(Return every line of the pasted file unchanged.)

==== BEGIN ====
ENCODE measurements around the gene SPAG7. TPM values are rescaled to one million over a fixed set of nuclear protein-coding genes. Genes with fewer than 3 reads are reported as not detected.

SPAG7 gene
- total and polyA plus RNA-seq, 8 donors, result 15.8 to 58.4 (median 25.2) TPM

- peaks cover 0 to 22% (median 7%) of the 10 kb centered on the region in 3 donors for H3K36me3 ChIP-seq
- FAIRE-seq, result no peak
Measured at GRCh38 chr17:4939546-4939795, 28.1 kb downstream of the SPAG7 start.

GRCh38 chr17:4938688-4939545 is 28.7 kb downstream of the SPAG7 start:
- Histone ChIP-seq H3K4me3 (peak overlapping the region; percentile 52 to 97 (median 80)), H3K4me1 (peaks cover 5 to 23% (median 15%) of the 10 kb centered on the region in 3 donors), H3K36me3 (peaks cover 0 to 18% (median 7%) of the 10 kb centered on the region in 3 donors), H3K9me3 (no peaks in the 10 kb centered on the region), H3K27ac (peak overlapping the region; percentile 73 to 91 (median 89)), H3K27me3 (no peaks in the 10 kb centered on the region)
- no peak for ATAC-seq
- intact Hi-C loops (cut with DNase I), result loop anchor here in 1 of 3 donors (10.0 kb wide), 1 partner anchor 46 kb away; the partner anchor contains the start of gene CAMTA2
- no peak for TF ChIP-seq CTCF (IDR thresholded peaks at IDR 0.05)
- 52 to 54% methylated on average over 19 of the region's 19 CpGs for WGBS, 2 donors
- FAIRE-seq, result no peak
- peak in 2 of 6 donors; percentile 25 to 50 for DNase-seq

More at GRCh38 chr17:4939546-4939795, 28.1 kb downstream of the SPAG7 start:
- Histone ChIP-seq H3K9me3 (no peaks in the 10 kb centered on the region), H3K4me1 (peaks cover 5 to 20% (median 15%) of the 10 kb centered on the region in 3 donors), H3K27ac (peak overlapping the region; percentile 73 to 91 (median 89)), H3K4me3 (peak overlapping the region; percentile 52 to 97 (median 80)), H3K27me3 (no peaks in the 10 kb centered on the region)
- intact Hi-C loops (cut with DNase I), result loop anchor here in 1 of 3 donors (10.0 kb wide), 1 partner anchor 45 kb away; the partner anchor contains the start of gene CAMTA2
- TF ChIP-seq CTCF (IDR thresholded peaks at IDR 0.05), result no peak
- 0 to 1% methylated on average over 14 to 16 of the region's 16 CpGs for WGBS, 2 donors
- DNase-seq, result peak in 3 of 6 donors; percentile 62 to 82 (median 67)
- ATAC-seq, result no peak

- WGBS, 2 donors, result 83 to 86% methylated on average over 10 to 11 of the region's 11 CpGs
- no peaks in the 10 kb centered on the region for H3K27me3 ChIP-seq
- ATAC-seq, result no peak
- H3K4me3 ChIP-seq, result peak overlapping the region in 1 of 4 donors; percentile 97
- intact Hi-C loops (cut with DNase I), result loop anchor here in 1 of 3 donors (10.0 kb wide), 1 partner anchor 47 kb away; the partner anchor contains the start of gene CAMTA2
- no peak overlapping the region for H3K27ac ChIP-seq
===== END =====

ENCODE measurements around the gene SPAG7. TPM values are rescaled to one million over a fixed set of nuclear protein-coding genes. Genes with fewer than 3 reads are reported as not detected.

SPAG7 gene
- total and polyA plus RNA-seq, 8 donors, result 15.8 to 58.4 (median 25.2) TPM

- peaks cover 0 to 22% (median 7%) of the 10 kb centered on the region in 3 donors for H3K36me3 ChIP-seq
- FAIRE-seq, result no peak
Measured at GRCh38 chr17:4939546-4939795, 28.1 kb downstream of the SPAG7 start.

GRCh38 chr17:4938688-4939545 is 28.7 kb downstream of the SPAG7 start:
- Histone ChIP-seq H3K4me3 (peak overlapping the region; percentile 52 to 97 (median 80)), H3K4me1 (peaks cover 5 to 23% (median 15%) of the 10 kb centered on the region in 3 donors), H3K36me3 (peaks cover 0 to 18% (median 7%) of the 10 kb centered on the region in 3 donors), H3K9me3 (no peaks in the 10 kb centered on the region), H3K27ac (peak overlapping the region; percentile 73 to 91 (median 89)), H3K27me3 (no peaks in the 10 kb centered on the region)
- no peak for ATAC-seq
- intact Hi-C loops (cut with DNase I), result loop anchor here in 1 of 3 donors (10.0 kb wide), 1 partner anchor 46 kb away; the partner anchor contains the start of gene CAMTA2
- no peak for TF ChIP-seq CTCF (IDR thresholded peaks at IDR 0.05)
- 52 to 54% methylated on average over 19 of the region's 19 CpGs for WGBS, 2 donors
- FAIRE-seq, result no peak
- peak in 2 of 6 donors; percentile 25 to 50 for DNase-seq

More at GRCh38 chr17:4939546-4939795, 28.1 kb downstream of the SPAG7 start:
- Histone ChIP-seq H3K9me3 (no peaks in the 10 kb centered on the region), H3K4me1 (peaks cover 5 to 20% (median 15%) of the 10 kb centered on the region in 3 donors), H3K27ac (peak overlapping the region; percentile 73 to 91 (median 89)), H3K4me3 (peak overlapping the region; percentile 52 to 97 (median 80)), H3K27me3 (no peaks in the 10 kb centered on the region)
- intact Hi-C loops (cut with DNase I), result loop anchor here in 1 of 3 donors (10.0 kb wide), 1 partner anchor 45 kb away; the partner anchor contains the start of gene CAMTA2
- TF ChIP-seq CTCF (IDR thresholded peaks at IDR 0.05), result no peak
- 0 to 1% methylated on average over 14 to 16 of the region's 16 CpGs for WGBS, 2 donors
- DNase-seq, result peak in 3 of 6 donors; percentile 62 to 82 (median 67)
- ATAC-seq, result no peak

- WGBS, 2 donors, result 83 to 86% methylated on average over 10 to 11 of the region's 11 CpGs
- no peaks in the 10 kb centered on the region for H3K27me3 ChIP-seq
- ATAC-seq, result no peak
- H3K4me3 ChIP-seq, result peak overlapping the region in 1 of 4 donors; percentile 97
- intact Hi-C loops (cut with DNase I), result loop anchor here in 1 of 3 donors (10.0 kb wide), 1 partner anchor 47 kb away; the partner anchor contains the start of gene CAMTA2
- no peak overlapping the region for H3K27ac ChIP-seq